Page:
The FTF - fringe to fringe - concepts orignates in the TYMNET model and, for the Internet architecture in the RFC 1958 of Brian Carpenter which assigns the end to end to the internet protocol set, while Everything else should be done at the fringes.
Within the end to end Internet context, this meant first that everything atop should begain as fringe to fringe extensions, and possibly proceed to fringe and fringe cross relations. To deploy a TYMNET approach over Internet datagrams, and further on extend it to intelligrams, once introduced a user sided presentation layer six, was the Intlnet response to the double multilinguistic challenge of langtags and of internationalized domain names.
The idea was to use the work on internationalization, initiated and moderated there by John Klensin, to
- discuss the architectonic issues related to the support of diversity by the internet architecture - as defined by RFC 1958 and RFC 3439,
- and build atop the findings of a working group chaired by Vint Cerf and gathering top internet architects.
The initial conflict
The architectural considerations developed by the WG put JFC Morfin in radical disagreement, as
- it confined everything within the end to end space
- and gave control to technology and engineers over human culture through constrained uses limitations.
This made the network non-neutral to human languages ; and machines to influence humanity. This was not acceptable.
The final consensus
Therefore, consensus was reached rather quickly once Paul Hoffman and Pete Resnick introduced the RFC 5895 draft.
The very nature of the RFC 5895 is well explained in its introduction:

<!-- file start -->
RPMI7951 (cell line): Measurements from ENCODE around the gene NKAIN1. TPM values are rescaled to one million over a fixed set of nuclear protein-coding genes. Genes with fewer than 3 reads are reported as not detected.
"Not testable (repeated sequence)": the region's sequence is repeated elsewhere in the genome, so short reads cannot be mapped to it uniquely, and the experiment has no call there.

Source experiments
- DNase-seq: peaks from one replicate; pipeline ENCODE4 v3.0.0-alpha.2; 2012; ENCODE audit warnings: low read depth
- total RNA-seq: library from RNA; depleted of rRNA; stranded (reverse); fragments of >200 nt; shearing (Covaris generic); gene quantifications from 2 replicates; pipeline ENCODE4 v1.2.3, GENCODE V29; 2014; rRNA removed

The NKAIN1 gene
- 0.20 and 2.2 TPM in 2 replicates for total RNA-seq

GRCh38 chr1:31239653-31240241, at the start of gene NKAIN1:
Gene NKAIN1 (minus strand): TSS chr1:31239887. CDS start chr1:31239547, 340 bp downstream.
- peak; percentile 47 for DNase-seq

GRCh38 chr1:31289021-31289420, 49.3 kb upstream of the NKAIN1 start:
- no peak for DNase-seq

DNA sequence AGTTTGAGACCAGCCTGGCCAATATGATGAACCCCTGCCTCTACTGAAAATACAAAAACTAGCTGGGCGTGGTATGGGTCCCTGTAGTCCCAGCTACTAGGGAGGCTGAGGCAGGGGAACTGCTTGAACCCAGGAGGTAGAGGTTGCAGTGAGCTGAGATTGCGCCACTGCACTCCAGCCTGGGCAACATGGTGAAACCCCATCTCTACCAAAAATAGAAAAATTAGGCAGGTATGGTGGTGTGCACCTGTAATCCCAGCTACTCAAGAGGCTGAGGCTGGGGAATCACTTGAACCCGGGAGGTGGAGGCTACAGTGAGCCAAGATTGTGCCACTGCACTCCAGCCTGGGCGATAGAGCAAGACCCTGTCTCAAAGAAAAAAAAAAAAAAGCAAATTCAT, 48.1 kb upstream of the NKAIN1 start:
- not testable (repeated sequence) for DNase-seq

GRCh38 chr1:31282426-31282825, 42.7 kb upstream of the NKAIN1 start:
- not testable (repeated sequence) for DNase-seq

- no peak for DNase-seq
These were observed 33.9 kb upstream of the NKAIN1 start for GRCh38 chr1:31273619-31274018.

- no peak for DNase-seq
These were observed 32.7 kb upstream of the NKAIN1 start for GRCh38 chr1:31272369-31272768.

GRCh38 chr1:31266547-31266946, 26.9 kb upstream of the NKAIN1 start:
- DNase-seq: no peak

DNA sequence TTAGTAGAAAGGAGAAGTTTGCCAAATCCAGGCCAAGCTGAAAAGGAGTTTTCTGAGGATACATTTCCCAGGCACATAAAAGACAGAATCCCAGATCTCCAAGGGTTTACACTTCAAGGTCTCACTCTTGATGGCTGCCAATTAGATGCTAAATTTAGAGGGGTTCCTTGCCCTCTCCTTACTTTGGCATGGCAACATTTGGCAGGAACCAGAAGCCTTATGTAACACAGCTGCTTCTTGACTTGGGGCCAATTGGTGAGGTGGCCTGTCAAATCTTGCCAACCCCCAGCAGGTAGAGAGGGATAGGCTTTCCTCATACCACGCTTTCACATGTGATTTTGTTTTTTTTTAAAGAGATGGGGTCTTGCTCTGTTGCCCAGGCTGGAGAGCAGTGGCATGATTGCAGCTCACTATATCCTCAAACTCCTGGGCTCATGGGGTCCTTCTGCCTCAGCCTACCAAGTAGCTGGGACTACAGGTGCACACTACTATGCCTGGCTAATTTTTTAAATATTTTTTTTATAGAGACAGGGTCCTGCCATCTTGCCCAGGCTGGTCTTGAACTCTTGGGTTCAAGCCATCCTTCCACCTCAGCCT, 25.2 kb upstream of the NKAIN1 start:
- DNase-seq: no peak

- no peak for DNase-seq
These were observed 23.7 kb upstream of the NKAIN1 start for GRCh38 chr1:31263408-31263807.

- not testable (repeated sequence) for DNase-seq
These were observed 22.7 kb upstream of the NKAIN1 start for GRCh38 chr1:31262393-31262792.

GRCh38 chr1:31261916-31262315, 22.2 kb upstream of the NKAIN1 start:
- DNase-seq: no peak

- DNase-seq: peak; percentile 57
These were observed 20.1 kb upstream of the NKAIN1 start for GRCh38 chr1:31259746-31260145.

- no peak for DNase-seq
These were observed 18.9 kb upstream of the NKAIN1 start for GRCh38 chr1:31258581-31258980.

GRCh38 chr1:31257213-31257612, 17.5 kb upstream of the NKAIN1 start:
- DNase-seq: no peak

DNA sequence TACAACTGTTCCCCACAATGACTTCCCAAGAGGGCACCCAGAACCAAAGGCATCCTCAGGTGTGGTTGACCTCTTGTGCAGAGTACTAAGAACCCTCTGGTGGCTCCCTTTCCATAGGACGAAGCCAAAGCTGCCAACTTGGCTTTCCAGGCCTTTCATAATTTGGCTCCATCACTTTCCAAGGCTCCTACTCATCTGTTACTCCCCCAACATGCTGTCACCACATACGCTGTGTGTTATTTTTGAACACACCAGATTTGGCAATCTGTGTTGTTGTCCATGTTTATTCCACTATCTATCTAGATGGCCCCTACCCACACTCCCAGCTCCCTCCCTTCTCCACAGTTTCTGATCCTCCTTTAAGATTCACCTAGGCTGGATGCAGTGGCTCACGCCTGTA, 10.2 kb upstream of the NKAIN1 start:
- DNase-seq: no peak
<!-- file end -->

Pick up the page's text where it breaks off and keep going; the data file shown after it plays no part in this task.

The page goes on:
- It should be noted that this document does not specify the behavior of a protocol that appears "on the wire". It describes an operation that is to be applied to user input in order to prepare that user input for use in an "on the network" protocol. As unusual as this may be for a document concerning Internet protocols, it is necessary to describe this operation for implementors who may have designed around the original IDNA protocol (herein referred to as IDNA2003), which conflates this user-input operation into the protocol.
This RFC was here introducing the principle of subsidiarity as the way for the internet architectural environment to deal with external complexity (in this case linguistic complexity).
This consensus permitted JFC Morfin to accept the IDNA2008 RFCs and welcome the possibility to build over them:
- to explore the implementation of architectural capacities able to support his Tymnet's Extended Services/Systems area which had been politically frozen in 1986 through the "status quo" industry's attitude (in spite of the second motivation of the initial internet project).
- to initiate the PLUS (Presentation Layer/Plugged Layers on the User Side) architectural encapsulation of the Internet, as a middle layers networking system over Louis Pouzin's catenet through "IUI" (Intelligent Use Interfaces).
However, it was not until 2012 (renewal of the International Telecommunication Treaty) that industrial and political context starter to move in a way permitting to consider the PLUS architecture as an addition rather than as a contradiction to the normative paradigm.
The contextual evolution
JFC Morfin has now freed himself from the IETF, after they chose to become the technical counsel of the ICANN RFC 6852 Global Community. He has engaged in the concept of an Experimentation dedicated, and ICANN ICP-3 experimentation rules abiding, LIBRE RFC 6852 Open Stand Global Community (XLIBRE). This "OSGC" wants to maintain a good technical and architectural relationship within "the permissionless innovation" spirit it documents. The following mail exchange with Vint Cerf in 2009 illustrates the basis of this peer to peer cooperation (and coopetition when considering the societal differences between Google and LIBRE).